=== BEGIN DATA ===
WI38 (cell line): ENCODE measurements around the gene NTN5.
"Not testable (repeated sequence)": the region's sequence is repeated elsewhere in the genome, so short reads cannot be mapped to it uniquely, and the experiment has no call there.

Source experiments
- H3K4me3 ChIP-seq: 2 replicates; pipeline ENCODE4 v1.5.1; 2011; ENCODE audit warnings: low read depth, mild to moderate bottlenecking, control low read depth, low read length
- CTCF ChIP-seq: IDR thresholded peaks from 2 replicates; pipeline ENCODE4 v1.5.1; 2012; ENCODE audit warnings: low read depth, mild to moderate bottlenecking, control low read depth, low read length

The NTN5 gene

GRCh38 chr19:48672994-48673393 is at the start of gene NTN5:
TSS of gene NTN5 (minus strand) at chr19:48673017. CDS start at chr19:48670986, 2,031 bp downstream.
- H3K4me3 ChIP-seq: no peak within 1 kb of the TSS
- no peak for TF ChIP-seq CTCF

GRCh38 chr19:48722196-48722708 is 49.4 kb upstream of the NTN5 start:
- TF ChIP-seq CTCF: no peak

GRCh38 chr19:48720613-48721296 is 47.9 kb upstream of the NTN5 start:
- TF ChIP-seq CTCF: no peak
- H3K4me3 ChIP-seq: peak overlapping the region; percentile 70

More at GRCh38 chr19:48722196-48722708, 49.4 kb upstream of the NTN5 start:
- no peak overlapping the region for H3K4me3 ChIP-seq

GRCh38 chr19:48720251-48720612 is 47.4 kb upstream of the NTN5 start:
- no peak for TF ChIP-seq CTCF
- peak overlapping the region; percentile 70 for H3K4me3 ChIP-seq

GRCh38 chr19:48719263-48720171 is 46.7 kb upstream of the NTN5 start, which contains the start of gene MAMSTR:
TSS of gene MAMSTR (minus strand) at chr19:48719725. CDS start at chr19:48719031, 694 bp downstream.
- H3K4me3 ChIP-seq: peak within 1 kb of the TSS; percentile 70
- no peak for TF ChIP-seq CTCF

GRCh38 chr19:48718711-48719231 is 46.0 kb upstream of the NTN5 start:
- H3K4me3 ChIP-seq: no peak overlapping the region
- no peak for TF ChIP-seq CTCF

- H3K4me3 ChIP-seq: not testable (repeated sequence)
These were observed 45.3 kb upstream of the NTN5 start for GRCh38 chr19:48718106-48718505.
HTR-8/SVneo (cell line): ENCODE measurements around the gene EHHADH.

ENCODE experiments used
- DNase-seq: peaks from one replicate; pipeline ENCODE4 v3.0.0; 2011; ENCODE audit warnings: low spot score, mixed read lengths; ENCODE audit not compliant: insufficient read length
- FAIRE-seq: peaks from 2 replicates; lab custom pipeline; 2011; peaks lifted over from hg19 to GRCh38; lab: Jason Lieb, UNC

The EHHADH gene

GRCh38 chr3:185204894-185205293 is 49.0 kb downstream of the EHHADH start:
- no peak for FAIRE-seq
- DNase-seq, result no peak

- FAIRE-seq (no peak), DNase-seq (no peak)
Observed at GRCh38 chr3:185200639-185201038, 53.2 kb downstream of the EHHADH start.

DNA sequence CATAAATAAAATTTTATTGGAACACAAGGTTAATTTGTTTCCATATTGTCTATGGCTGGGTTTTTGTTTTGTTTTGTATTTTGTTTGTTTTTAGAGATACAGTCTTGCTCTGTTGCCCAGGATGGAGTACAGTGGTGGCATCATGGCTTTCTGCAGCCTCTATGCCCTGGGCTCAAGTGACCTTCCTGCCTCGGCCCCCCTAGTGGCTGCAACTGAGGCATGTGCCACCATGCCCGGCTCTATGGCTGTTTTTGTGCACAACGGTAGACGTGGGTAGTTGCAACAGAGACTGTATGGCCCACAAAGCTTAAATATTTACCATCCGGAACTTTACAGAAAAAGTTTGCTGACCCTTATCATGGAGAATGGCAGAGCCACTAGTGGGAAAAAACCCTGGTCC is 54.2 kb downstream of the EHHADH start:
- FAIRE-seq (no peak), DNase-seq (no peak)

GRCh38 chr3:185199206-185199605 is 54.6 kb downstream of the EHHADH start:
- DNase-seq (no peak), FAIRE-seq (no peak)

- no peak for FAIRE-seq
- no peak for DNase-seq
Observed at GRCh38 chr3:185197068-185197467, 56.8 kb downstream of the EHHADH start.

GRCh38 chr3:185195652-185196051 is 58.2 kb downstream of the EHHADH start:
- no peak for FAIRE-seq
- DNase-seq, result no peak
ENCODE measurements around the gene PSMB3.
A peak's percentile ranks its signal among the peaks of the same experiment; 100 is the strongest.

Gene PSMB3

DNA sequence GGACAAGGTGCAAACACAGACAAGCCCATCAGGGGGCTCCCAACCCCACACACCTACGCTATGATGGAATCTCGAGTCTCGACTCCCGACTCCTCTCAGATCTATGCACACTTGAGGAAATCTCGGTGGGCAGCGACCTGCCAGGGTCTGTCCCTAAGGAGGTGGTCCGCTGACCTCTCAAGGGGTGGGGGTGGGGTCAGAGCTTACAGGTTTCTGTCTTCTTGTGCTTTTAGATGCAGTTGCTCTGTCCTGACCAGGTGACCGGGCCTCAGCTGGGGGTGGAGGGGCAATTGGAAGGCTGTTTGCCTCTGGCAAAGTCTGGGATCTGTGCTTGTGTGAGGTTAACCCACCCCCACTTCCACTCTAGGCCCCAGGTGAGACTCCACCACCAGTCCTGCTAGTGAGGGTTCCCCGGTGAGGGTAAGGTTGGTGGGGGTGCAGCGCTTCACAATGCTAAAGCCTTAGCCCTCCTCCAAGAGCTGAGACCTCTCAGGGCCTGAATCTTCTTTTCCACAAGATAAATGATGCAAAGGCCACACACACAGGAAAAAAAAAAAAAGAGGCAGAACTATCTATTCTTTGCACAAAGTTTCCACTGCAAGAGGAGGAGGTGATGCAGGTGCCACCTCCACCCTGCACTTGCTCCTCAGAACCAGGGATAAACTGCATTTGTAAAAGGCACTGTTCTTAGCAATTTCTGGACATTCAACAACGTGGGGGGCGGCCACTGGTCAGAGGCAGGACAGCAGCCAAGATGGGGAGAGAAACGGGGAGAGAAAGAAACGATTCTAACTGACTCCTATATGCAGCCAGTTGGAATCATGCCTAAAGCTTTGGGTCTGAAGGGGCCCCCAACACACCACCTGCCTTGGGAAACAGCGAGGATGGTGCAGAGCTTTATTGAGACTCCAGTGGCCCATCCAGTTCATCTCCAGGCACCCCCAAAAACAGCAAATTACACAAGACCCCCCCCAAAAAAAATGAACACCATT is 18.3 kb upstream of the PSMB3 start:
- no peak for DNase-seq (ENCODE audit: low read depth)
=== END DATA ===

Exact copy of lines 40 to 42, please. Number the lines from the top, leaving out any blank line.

DNA sequence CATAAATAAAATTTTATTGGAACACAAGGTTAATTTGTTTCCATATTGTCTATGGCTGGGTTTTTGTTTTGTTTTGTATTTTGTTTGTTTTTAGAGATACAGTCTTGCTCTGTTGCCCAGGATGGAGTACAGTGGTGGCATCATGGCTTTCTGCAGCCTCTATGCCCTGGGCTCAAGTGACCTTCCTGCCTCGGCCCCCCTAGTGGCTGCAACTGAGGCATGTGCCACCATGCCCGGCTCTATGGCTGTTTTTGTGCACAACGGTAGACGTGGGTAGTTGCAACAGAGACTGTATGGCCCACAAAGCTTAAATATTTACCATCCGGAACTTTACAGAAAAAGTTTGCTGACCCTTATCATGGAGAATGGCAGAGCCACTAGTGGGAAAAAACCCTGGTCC is 54.2 kb downstream of the EHHADH start:
- FAIRE-seq (no peak), DNase-seq (no peak)

GRCh38 chr3:185199206-185199605 is 54.6 kb downstream of the EHHADH start: